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When former Acting FBI director Andrew McCabe was fired by then Attorney General Jeff Session, Donald Trump tweeted that McCabe "knew all about the corruption and lies going on at the highest levels of the FBI". Anyone can of course lie in print, but the reader of McCabe's memoir/FBI primer will come away with an unmistakable impression that Andrew McCabe is "on the level", a sober and dedicated public servant committed to serving his agency and his country. A detailed look at an important topic, covering not just his recent experiences with Trump but his entire career and the modern trajectory and challenges of the FBI in combating the unique threats of our day. ~ Reviewed by Jon Fine
True story: A few months before I got around to rereading The Wind In The Willows, a coworker, nearly out of nowhere as I recall, dropped a reference to a specific chapter of this classic childrens' book as being “quite a chapter”(Piper At The Gates of Dawn). “How strange,” thought I, “to name drop the chapter of a childrens' book!” I had already been planning to reread this book which I had treasured from childhood and had recently come across a free copy. Kenneth Grahame's famous animal adventure has a bit of everything from rollicking adventure to the joys of high tea and sumptuous feasting in one's underground, furnished, lair and his cast of woodland characters carry on with the highest levels of anthropomorphic personage any animal could ever aspire to! But on full display here beyond the high adventure is a sumptuous feast of verdant prose and lush imagery (and yes, most strikingly in the above named chapter) that ranks Grahame as one of our most gifted writers, for any age. ~ Reviewed by Jon Fine
The Power of One carried with it by way of recommendation a reputation for being inspirational, for living up to its title and theme of the absolute power of the individual to impact the world and those around them. And it frequently does that through a uniquely unvarnished tale of a young boy's tortured boarding school upbringing in South Africa amidst the cruel political, ethnic and racial divisions there in the post-Boer War, early WWII era that it inhabits. The violence is immediate and disturbing, the protagonist's rise to prominence both inspiring and occasionally fantastical. The racism depicted is brutal, cruel and disturbing; the narrator's (or could it be the author's?) occasional unintended racism, in perpetuating notions of assumed intellectual inferiority and servility amongst the black South African people, can be somewhat horrifying as well. ~ Reviewed by Jon Fine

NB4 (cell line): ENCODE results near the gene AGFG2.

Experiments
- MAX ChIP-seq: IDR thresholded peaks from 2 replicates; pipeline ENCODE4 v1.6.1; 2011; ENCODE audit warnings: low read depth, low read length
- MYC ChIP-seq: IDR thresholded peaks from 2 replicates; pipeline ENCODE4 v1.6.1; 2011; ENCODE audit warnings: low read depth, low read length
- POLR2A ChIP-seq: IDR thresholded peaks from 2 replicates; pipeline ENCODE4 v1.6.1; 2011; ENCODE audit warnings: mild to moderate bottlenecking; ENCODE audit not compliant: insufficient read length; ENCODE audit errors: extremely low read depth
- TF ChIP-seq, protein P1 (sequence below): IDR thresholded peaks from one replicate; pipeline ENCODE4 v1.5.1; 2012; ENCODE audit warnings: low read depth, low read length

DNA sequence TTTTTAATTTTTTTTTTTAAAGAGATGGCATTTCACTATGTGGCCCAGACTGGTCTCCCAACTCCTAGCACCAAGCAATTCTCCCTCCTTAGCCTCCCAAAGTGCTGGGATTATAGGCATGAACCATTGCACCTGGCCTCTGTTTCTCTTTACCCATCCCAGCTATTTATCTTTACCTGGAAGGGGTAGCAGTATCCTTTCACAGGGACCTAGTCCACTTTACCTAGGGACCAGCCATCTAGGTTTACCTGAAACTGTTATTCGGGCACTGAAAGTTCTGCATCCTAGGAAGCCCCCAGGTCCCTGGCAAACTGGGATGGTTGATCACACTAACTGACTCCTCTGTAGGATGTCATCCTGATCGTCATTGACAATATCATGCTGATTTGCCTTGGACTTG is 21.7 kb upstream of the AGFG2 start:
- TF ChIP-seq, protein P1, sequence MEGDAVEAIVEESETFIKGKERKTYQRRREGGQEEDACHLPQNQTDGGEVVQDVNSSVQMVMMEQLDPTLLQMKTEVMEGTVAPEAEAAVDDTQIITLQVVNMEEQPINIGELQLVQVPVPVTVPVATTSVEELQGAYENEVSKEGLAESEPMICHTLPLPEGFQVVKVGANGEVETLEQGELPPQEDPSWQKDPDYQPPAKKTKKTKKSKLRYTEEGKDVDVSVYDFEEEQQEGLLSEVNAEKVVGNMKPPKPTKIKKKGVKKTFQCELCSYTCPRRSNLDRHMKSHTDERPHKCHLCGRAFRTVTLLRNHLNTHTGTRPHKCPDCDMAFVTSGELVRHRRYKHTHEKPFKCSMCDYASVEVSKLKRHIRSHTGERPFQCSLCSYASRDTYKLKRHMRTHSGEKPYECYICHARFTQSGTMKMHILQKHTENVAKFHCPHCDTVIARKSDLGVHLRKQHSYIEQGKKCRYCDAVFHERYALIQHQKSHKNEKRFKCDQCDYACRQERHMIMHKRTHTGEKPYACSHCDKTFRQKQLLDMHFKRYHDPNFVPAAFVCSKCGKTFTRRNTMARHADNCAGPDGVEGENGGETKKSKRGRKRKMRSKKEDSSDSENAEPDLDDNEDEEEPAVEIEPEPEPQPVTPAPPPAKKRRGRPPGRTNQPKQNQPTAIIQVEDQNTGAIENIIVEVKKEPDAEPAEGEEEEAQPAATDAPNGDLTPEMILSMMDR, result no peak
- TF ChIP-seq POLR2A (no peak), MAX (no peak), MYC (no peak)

This is so much more than just another history of the birth of the electric guitar. Port's masterwork covers it all, not just the minutiae of the cultural influences, technical innovations and inventors' personal lives/travails/aspirations (on which he does do remarkable work) but even more entertainingly, his research masterpiece strikes countless rich pockets of tasty anecdotes in the fertile young soil of rock and roll's formative years and the myriad Gods who shaped it. Dick Dale, The Beach Boys, Eric Clapton, The Beatles, Hendrix and more and, of course, the unstoppable creative forces that were Leo Fender and Les Paul. An overflowing gold mine of amplified, electrified, rock and roll treasure awaits here- highest recommend! ~ Reviewed by Jon Fine
It would be easy to write off Samantha Hunt's nineteen year old female narrator as unreliable and delusional, drowning in her own solitude and sorrow in her soggy, salty northern coastal home. Submersing herself into the whole mermaid mythos, after all, would be a fairly logical madness given the grey-blue existence that has consumed her remote world since her father walked into the sea twelve years prior. Of course he may not have walked into the sea, per se, from the aqua-marine perspective of our heroine; he simply, unavoidably, returned to it. Which of course is fate fulfilled if that's where he came from.
From the beginnings of this love and pain-racked little gem of a novel, Hunt weaves a dual reality that leaves the reader enthralled. We do not need to know if our water-logged young guide is truly a maiden of fantasy or simply living in her own crazed mind; both realities are truth. There is no need to explain away all of her wet visions, preoccupations and fantasies; they are every bit as real as the dry “rational” explanations the world may offer. The submersive, hopelessness of her impossible love scenario with the older, war-wrecked fisherman Jude is a salt-stained watercolor portrait of the wrathful power, ridiculousness and abject suffering of unrequited love.
Bring an open mind, an open heart and... a towel. Hunt's "The Seas", a re-release from 2005, will saturate you with its imagery and its longing.